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Old 05.12.2010, 00:08
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Need to become a snob for the sake of my kid?

Hello,
I am new to the forum however I've spent some time reading the posts and found them very informative. So first I want to say Hi and thank all the guys who spend their time answering others.

And I also have a question and as I could not find the answer so far, I beg for your input.

OK, my situation: originally from Russia, lived in US, now permanently live in Montreal. Have a wife and a kid of 9 years. The kid is in school for "gifted in science" kids, whatever it means.

Have got a couple of offers and am considering moving to french part of Switzerland, most likely btw Rolle and Vevey. Need to bring the family and to find the school for my kid.

Now, that somehow turned to be a problem. First, there is no "special" schools in Switzerland. Ok, pas mal, all the schools are good. I do not have any reason not to believe it. Private schools (from what I read on the forum) do not provide any "additional" education, just take better care of the kids whose parents cannot spend time with them ;-))

So far so good. Mais my cousin, who was almost in the same situation as I am now two years ago, came then to Lausanne and found a place in Blecherette (sp?). Within a month his 2 kids knew all various swearing nuances of m*..de in French... He ran away from there, got into the most expensive rental in Friburg (for the same m2) and now is happy about the public school and the kids there (his and others).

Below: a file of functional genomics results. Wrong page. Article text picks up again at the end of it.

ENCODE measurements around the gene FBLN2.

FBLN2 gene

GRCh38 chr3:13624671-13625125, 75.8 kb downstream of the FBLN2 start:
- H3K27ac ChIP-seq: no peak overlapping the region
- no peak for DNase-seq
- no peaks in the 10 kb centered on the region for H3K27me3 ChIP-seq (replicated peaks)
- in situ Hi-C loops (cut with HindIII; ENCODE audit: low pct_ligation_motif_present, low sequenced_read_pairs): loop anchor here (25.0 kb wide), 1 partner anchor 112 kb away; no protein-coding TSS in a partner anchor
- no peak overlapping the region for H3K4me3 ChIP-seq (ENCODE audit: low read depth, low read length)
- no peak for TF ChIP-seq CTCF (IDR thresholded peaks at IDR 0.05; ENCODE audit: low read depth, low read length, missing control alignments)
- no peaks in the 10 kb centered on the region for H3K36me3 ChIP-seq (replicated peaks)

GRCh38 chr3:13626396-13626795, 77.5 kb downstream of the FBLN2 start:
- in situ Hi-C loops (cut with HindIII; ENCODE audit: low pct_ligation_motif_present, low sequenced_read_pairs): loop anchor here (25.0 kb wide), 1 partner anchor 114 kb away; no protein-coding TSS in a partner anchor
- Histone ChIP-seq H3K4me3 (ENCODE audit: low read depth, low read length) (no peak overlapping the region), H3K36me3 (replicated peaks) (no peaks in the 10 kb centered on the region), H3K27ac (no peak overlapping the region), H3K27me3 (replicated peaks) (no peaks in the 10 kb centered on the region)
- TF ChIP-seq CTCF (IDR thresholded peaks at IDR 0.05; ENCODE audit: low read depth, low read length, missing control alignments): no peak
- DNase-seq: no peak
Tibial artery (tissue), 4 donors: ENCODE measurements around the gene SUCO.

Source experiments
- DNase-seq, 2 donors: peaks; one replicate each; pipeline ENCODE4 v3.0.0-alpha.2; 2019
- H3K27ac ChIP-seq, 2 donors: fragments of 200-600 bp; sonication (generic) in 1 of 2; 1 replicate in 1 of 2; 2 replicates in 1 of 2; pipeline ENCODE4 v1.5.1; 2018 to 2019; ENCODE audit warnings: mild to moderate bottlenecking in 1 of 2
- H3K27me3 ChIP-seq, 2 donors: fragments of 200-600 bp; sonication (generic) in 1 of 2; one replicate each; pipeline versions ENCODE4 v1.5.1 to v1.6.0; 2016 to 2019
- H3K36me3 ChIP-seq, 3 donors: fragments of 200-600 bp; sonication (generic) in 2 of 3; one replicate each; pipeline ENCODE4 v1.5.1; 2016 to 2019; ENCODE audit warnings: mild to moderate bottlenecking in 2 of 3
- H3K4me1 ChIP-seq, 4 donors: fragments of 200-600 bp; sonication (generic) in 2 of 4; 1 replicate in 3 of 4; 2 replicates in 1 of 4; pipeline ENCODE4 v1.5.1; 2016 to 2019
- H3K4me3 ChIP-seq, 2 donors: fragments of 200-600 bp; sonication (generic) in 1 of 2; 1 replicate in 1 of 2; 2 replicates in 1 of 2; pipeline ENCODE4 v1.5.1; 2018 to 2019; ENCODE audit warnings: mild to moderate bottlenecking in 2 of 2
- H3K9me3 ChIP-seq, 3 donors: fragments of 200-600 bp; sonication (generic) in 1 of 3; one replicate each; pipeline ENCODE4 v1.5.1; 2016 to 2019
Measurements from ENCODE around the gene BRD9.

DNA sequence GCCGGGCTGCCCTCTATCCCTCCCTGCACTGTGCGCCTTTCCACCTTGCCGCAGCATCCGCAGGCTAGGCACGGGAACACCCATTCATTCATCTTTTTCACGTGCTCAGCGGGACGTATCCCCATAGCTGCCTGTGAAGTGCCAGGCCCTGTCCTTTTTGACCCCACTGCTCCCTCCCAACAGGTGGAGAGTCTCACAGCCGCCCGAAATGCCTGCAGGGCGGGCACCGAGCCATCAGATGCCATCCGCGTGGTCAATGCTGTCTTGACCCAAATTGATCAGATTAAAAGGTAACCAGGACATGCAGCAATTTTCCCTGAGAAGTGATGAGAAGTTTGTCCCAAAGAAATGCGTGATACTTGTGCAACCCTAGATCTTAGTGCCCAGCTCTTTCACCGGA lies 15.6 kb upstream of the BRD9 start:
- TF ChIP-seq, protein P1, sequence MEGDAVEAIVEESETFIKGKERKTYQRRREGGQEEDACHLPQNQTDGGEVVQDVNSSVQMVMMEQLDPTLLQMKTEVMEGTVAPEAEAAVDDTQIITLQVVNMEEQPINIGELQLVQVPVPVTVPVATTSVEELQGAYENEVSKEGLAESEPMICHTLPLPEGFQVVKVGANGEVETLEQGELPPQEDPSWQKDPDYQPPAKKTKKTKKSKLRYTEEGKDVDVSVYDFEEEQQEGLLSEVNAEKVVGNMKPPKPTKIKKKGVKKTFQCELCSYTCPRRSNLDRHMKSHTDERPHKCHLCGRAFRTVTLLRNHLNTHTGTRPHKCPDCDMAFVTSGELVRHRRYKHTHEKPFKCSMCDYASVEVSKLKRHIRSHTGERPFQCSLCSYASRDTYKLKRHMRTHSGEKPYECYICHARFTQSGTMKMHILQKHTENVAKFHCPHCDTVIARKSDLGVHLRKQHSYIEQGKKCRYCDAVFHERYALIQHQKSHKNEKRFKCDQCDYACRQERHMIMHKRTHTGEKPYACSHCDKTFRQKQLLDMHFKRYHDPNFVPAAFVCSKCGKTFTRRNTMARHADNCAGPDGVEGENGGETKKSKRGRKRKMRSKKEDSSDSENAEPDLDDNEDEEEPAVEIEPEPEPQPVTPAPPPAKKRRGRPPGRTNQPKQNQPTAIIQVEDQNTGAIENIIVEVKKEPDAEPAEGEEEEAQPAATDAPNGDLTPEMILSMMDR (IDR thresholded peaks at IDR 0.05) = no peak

I am not a snob, I never counted myself as being one, after seeing all these nouveaux riches in Moscow. Yet I do want to find a place where kids will have the same "level" (or better) than us, and we do not swear at home or ever in any language (you can count me as an unusual Russian. Just out of the country for more than 10 years :-))

In US it was different - just buy a house (at a premium) at the district of the best charter school. In Canada -- your kid have to pass tons of exams and you have to go through several rounds of asking and demanding admission, but it is clear what is good and what is not, and the selected kids end up relatively at the same level, strength and "social background" so to speak.

My question: it seems that in Switzerland the schools are all good, but the pupils in them are yet different. How to find places and schools where kids do not swear (at least much) and have parents who have some spare cash and spend it on books? And where such kids/parents will be a mojority rather than a minority? Or a private school is the only option, just because it already selected parents who can pay?

Thanks in advance and sorry for such a long first post.
Pete
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Old 05.12.2010, 00:29
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Re: Need to become a snob for the sake of my kid?

Welcome to the forum. Which part of Malaysia are you located ?
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Old 05.12.2010, 02:29
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Re: Need to become a snob for the sake of my kid?

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Welcome to the forum. Which part of Malaysia are you located ?
Montreal?

(message too short).
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Old 05.12.2010, 02:31